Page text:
Instead of relying on chemicals, organic farmers can employ cover crops to build healthy soils. Farmers using cover crops with a mix of grasses, legumes, and forbs increase soil fertility through the addition of organic matter, break pest and disease cycles, allow the ground to rest, increase soil moisture, suppress weeds, and minimize erosion.
By rotating crops across their fields from season to season, organic farmers add biodiversity and increase resilience in their operations. Organic no-till systems, such as the roller-crimper, have also helped organic producers reduce soil disturbance intensity in annual crop rotations. These practices feed the soil, reduce erosion, improve soil structure, enhance nutrient cycling and water retention, sequester carbon, and improve wildlife and pollinator habitat —often with better yields.
ONE OF THE GREATEST CHALLENGES organic farmers face is weed management. Weeds compete with market crops for light, nutrients, and water, and can even reduce crop yields. In fact, a single weed can produce more than 10 million seeds, so if they’re not dealt with in time, they can present farmers with challenges for years to come. Rather than using chemical herbicides, organic farmers implement a variety of innovative practices that suppress weeds while continuing to build soil health.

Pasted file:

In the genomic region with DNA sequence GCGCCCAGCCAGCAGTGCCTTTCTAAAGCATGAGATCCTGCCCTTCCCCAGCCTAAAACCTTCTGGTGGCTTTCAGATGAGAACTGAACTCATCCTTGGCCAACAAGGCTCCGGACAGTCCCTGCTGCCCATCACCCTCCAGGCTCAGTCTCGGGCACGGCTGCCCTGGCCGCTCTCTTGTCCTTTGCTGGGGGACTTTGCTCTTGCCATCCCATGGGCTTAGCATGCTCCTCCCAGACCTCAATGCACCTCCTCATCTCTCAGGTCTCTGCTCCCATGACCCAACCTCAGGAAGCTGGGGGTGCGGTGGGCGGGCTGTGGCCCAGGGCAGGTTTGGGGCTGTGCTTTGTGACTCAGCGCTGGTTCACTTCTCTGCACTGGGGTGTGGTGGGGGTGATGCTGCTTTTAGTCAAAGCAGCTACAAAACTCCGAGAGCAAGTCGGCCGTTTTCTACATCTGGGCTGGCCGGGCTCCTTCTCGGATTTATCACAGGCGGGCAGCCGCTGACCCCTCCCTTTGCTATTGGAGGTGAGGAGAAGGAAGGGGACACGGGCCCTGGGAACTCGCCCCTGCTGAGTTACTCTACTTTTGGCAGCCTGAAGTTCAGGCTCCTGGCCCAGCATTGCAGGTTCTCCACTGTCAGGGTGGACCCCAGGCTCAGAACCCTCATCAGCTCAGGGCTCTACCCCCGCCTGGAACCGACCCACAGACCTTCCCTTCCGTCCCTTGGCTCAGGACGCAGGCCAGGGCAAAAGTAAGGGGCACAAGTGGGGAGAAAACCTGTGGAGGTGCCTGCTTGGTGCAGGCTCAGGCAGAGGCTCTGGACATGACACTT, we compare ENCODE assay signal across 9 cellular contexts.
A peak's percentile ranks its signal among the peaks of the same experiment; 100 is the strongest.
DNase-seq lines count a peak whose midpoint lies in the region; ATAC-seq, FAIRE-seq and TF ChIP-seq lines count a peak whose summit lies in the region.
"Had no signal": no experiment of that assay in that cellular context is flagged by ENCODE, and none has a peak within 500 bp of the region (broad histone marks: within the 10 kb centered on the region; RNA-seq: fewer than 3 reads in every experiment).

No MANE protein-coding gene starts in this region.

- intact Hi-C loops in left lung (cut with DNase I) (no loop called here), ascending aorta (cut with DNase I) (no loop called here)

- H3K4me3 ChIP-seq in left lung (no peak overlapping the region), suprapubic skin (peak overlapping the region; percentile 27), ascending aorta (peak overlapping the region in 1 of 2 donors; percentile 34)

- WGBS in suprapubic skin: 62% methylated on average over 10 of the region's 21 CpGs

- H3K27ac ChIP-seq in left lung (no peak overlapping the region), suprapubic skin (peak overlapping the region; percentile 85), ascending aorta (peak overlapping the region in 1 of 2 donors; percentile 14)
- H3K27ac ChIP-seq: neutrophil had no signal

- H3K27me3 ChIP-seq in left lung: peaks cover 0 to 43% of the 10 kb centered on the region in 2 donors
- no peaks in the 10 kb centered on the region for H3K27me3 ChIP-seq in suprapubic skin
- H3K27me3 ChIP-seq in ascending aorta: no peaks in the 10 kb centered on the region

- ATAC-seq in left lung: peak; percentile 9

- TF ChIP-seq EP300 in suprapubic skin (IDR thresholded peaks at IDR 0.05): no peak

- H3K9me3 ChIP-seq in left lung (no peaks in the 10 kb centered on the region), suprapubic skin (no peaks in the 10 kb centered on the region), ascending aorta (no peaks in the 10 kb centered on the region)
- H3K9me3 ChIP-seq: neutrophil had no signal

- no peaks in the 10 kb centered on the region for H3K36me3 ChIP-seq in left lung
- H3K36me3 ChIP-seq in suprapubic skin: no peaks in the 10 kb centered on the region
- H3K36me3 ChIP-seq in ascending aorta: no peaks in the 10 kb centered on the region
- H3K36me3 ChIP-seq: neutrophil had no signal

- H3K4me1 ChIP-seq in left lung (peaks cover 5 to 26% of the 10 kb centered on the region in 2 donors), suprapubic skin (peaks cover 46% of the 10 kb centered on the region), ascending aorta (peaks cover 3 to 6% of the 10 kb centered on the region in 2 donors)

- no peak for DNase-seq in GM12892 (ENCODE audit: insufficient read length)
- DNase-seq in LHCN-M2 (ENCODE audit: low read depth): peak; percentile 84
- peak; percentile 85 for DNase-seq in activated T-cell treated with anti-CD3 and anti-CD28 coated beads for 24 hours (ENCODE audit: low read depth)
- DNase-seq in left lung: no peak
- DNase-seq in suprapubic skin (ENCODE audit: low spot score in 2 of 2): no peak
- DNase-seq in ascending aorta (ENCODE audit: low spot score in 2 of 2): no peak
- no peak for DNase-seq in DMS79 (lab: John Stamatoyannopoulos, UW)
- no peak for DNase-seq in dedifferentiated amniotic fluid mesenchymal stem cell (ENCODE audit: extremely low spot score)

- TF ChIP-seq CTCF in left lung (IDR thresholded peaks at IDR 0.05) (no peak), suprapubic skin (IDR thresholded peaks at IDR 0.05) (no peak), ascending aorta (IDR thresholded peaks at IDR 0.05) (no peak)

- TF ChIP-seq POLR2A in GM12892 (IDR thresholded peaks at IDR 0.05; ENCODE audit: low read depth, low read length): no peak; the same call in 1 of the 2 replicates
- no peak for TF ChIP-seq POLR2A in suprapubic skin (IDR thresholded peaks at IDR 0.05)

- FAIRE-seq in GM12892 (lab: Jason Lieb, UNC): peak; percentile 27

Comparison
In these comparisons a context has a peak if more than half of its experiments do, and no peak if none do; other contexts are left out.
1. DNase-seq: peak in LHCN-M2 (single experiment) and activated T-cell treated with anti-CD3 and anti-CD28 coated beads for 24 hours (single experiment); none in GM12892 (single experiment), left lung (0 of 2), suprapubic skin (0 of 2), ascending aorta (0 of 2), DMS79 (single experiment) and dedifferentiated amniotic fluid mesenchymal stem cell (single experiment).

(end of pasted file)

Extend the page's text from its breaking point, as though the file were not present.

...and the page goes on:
Preventing weeds can take many forms, but some common methods include: intercropping, reduced row spacing, adjustments to seeding rates and dates, fertilizer schedules that help crops outcompete weeds, plastic mulches, and cultivation tools for specific soil conditions.